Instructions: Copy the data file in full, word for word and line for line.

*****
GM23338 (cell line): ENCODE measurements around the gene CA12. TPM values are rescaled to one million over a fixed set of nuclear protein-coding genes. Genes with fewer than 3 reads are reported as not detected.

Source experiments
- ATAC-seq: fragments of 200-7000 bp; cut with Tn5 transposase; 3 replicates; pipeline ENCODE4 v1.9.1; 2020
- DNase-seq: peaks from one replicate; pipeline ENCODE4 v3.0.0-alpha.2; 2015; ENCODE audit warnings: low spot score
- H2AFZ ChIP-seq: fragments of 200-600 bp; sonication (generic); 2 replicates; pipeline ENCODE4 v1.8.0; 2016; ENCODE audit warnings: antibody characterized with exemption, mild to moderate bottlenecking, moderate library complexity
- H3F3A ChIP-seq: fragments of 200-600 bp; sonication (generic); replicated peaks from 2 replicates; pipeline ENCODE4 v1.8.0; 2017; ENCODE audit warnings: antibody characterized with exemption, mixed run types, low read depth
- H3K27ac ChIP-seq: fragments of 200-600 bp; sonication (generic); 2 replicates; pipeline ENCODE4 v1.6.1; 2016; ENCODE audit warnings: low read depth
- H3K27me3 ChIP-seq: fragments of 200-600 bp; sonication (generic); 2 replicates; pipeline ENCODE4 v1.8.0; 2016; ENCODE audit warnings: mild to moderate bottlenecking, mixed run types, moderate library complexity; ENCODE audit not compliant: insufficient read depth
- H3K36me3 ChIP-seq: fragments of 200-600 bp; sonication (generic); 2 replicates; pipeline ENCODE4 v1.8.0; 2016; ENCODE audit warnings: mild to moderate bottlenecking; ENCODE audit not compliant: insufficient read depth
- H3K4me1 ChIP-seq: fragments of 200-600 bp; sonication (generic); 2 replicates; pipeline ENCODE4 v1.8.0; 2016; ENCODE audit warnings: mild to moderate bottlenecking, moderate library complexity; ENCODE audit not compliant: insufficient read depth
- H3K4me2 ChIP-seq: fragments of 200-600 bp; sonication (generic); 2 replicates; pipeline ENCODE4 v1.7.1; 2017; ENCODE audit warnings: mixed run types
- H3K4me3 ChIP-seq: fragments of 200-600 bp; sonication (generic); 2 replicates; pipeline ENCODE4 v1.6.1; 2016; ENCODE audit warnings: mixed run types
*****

GM23338 (cell line): ENCODE measurements around the gene CA12. TPM values are rescaled to one million over a fixed set of nuclear protein-coding genes. Genes with fewer than 3 reads are reported as not detected.

Source experiments
- ATAC-seq: fragments of 200-7000 bp; cut with Tn5 transposase; 3 replicates; pipeline ENCODE4 v1.9.1; 2020
- DNase-seq: peaks from one replicate; pipeline ENCODE4 v3.0.0-alpha.2; 2015; ENCODE audit warnings: low spot score
- H2AFZ ChIP-seq: fragments of 200-600 bp; sonication (generic); 2 replicates; pipeline ENCODE4 v1.8.0; 2016; ENCODE audit warnings: antibody characterized with exemption, mild to moderate bottlenecking, moderate library complexity
- H3F3A ChIP-seq: fragments of 200-600 bp; sonication (generic); replicated peaks from 2 replicates; pipeline ENCODE4 v1.8.0; 2017; ENCODE audit warnings: antibody characterized with exemption, mixed run types, low read depth
- H3K27ac ChIP-seq: fragments of 200-600 bp; sonication (generic); 2 replicates; pipeline ENCODE4 v1.6.1; 2016; ENCODE audit warnings: low read depth
- H3K27me3 ChIP-seq: fragments of 200-600 bp; sonication (generic); 2 replicates; pipeline ENCODE4 v1.8.0; 2016; ENCODE audit warnings: mild to moderate bottlenecking, mixed run types, moderate library complexity; ENCODE audit not compliant: insufficient read depth
- H3K36me3 ChIP-seq: fragments of 200-600 bp; sonication (generic); 2 replicates; pipeline ENCODE4 v1.8.0; 2016; ENCODE audit warnings: mild to moderate bottlenecking; ENCODE audit not compliant: insufficient read depth
- H3K4me1 ChIP-seq: fragments of 200-600 bp; sonication (generic); 2 replicates; pipeline ENCODE4 v1.8.0; 2016; ENCODE audit warnings: mild to moderate bottlenecking, moderate library complexity; ENCODE audit not compliant: insufficient read depth
- H3K4me2 ChIP-seq: fragments of 200-600 bp; sonication (generic); 2 replicates; pipeline ENCODE4 v1.7.1; 2017; ENCODE audit warnings: mixed run types
- H3K4me3 ChIP-seq: fragments of 200-600 bp; sonication (generic); 2 replicates; pipeline ENCODE4 v1.6.1; 2016; ENCODE audit warnings: mixed run types